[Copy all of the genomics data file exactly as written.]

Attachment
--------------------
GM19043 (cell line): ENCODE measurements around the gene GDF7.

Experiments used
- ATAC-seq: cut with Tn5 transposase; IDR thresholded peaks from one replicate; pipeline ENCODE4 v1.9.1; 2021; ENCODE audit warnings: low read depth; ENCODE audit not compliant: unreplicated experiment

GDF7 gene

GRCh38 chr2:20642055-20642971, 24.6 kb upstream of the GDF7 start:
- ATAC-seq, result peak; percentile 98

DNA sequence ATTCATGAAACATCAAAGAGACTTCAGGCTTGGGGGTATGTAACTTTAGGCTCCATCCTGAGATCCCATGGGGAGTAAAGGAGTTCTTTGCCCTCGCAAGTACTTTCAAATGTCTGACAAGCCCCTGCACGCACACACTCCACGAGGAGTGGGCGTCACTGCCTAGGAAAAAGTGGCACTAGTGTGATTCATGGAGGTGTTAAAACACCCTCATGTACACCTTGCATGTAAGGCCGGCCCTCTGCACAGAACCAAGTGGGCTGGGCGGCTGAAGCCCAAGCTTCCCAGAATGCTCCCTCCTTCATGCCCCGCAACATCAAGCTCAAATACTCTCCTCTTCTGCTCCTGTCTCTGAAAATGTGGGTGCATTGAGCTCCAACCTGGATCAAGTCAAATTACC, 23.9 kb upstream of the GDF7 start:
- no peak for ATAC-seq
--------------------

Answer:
GM19043 (cell line): ENCODE measurements around the gene GDF7.

Experiments used
- ATAC-seq: cut with Tn5 transposase; IDR thresholded peaks from one replicate; pipeline ENCODE4 v1.9.1; 2021; ENCODE audit warnings: low read depth; ENCODE audit not compliant: unreplicated experiment

GDF7 gene

GRCh38 chr2:20642055-20642971, 24.6 kb upstream of the GDF7 start:
- ATAC-seq, result peak; percentile 98

DNA sequence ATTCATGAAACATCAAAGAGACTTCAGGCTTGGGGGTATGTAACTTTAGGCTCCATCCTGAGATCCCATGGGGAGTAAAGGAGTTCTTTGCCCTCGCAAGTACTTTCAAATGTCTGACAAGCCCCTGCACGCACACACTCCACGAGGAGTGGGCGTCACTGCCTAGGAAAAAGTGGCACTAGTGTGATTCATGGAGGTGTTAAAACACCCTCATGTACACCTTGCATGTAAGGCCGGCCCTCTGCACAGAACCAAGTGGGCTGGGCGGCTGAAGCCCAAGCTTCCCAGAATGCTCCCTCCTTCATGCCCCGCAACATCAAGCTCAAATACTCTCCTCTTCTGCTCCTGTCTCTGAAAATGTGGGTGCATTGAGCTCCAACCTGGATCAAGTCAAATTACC, 23.9 kb upstream of the GDF7 start:
- no peak for ATAC-seq